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Background: Two decades of local government networking for human rights and the right to the city

Throughout two decades, the Committee has fostered local government debates on social inclusion, participatory democracy and human rights, achieving in perspective a noteworthy outcome - from the effective promotion of human rights and the right to the city in global agendas, to the strengthening of cooperation between worldwide cities.

The origins of the Committee lie in the first editions of the Forum of Local Authorities for Social Inclusion and Participatory Democracy (FAL): A space of reflection and debate composed by tens of local authorities held in parallel to the World Social Forums. In 2005, a year after the creation of the new international organization of local governments – UCLG – local authorities around the FAL decided to establish a more institutionalized working structure within it. This led to the creation of the Committee on Social Inclusion and Participatory Democracy.

Since its inception back in 2005, the Committee was present at various FAL editions and maintained dialogue with civil society participating in the World Social Forums. The Committee thus became essential for bringing debates taking place in these forums to the political debates held within UCLG, while undertaking its own initiatives based mainly on social inclusion and participatory democracy.

A third working area - human rights - would be formally added to the Committee's full name in 2011. The concept of human rights cities was extensively developed through two political documents promoted in the framework of the Committee: The Global Charter-Agenda for Human Rights in the City and the European Charter for the Safeguarding of Human Rights in the City. As a consequence, the Committee adopted its current name: UCLG Committee on Social Inclusion, Participatory Democracy and Human Rights.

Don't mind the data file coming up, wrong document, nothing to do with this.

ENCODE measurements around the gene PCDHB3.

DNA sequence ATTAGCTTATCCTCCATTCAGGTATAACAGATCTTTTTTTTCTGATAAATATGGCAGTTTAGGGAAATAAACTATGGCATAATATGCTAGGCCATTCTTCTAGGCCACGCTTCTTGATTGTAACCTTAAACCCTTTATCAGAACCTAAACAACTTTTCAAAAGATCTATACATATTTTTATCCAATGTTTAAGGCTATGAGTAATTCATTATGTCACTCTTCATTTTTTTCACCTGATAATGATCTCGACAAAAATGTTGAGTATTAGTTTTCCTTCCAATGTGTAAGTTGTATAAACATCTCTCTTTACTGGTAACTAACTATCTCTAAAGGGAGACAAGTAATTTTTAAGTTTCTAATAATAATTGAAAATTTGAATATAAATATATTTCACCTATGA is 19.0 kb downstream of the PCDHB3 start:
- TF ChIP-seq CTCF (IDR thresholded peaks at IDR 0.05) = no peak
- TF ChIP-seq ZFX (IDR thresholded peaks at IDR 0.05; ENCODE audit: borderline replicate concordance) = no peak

After 2011, the Committee would start to promote World Forums of Cities for Human Rights like that of Gwangju or Nantes; promote the Inclusive Cities Observatory; and engage in an intense political participation in the framework of UCLG. Between 2012 and 2015, the Committee would facilitate the organization of two international seminars of local governments aimed at promoting the advance of an emerging concept: the right to the city.

« We are convinced that local governments are working on a daily basis, through their public policies and with the participation of their inhabitants, towards building inclusive, livable, fair, democratic and sustainable cities; to launching social organization processes, strengthening social cohesion and building active and responsible citizenship; contributing to build fair, inclusive and solidarity-based urban economies capable of guaranteeing productive inclusion and enhancing popular economic sectors. We want cities for all, based on social and spatial justice, without visible or invisible boundaries, and where collective wellbeing is guaranteed ».

By 2016, the Committee would play a key role in advancing the right to the city in global agendas for sustainable urban development, which by that time were in process of transformation. The Committee’s advocacy efforts would benefit from the emergence of a new organization gathering international civil society under the shared umbrella of human rights and the right to the city: the Global Platform for the Right to the CityBy fall 2016, the Committee took part - in Bogotá (UCLG Congress) and Quito (Habitat III) - in the two conferences that would come to recognize for the first time the right to the city in international high-level documents.

After Habitat III, the Committee’s strategy would focus on fostering the implementation of its achievements; that is, mechanisms to advance the vision of cities as common goods. The Committee would therefore open to areas such as the Right to Housing or migrations, while continuing to foster networking on the right to the city. Many Committee members would also pioneer a relaunch of local government networking on human rights, strenghtening the relationship with the UN Human Rights system.